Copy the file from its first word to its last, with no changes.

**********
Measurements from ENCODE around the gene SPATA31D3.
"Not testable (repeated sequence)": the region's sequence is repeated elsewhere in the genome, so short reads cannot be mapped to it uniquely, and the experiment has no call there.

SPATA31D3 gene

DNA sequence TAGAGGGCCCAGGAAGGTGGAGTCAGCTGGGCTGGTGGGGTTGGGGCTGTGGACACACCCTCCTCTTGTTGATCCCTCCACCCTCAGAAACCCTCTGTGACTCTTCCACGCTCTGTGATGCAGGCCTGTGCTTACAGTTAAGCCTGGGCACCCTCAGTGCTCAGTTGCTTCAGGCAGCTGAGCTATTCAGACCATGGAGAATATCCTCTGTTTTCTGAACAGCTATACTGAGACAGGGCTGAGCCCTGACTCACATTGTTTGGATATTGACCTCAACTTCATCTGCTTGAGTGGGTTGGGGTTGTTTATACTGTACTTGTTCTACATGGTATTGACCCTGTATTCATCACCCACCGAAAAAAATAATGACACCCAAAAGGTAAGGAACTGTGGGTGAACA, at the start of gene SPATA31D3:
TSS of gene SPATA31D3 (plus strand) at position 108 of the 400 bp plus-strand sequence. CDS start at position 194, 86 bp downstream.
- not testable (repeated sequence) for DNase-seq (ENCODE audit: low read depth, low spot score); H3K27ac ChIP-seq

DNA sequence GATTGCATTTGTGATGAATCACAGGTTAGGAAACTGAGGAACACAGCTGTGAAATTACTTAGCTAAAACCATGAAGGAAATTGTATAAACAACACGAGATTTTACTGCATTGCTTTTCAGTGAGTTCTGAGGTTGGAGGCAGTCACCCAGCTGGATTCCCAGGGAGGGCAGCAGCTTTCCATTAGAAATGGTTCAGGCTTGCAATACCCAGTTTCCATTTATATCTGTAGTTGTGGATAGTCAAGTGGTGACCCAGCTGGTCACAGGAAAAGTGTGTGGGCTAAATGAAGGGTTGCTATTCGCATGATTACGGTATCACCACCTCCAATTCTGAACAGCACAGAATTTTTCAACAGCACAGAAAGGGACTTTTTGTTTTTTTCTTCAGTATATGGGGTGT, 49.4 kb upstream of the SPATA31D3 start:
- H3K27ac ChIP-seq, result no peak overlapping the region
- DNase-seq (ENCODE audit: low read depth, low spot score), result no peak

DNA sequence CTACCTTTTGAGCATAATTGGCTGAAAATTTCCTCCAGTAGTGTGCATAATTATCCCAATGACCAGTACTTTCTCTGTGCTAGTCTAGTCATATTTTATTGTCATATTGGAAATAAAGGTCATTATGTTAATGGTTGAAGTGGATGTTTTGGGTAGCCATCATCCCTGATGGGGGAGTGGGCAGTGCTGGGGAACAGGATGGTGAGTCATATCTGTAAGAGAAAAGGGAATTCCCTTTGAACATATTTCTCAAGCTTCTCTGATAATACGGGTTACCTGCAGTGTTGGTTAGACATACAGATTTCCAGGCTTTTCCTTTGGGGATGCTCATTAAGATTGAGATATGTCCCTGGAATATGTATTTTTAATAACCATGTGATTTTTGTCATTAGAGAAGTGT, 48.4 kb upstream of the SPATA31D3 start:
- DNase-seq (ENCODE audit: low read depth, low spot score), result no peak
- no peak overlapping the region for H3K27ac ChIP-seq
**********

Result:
Measurements from ENCODE around the gene SPATA31D3.
"Not testable (repeated sequence)": the region's sequence is repeated elsewhere in the genome, so short reads cannot be mapped to it uniquely, and the experiment has no call there.

SPATA31D3 gene

DNA sequence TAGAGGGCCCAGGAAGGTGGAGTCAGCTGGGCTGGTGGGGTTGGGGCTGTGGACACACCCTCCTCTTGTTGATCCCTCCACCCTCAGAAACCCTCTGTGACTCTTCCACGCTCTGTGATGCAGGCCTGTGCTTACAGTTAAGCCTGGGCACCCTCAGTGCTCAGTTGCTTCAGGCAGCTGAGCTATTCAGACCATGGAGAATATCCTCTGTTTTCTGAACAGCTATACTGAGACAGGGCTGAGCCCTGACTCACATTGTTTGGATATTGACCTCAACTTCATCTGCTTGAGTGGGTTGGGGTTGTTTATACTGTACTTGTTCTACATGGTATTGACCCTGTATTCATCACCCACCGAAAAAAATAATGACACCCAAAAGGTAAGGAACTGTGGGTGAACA, at the start of gene SPATA31D3:
TSS of gene SPATA31D3 (plus strand) at position 108 of the 400 bp plus-strand sequence. CDS start at position 194, 86 bp downstream.
- not testable (repeated sequence) for DNase-seq (ENCODE audit: low read depth, low spot score); H3K27ac ChIP-seq

DNA sequence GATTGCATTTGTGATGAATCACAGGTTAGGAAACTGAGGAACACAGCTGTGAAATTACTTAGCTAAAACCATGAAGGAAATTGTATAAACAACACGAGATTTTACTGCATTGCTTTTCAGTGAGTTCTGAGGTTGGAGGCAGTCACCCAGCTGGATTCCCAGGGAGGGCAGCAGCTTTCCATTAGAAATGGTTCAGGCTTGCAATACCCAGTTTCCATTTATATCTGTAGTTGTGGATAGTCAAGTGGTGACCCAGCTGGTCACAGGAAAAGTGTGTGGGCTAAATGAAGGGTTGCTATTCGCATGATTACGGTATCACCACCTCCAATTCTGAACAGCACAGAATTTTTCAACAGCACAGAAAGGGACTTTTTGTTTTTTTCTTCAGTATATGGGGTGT, 49.4 kb upstream of the SPATA31D3 start:
- H3K27ac ChIP-seq, result no peak overlapping the region
- DNase-seq (ENCODE audit: low read depth, low spot score), result no peak

DNA sequence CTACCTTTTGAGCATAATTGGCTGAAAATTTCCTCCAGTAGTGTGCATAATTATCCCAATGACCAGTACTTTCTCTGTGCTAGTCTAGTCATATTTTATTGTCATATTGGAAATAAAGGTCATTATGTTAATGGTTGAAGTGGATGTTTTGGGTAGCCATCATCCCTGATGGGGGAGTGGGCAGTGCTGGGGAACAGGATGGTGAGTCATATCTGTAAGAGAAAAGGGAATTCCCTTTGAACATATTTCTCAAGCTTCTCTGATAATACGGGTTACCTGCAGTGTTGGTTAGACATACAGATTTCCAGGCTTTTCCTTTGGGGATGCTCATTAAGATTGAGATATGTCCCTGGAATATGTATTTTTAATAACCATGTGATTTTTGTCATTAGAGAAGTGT, 48.4 kb upstream of the SPATA31D3 start:
- DNase-seq (ENCODE audit: low read depth, low spot score), result no peak
- no peak overlapping the region for H3K27ac ChIP-seq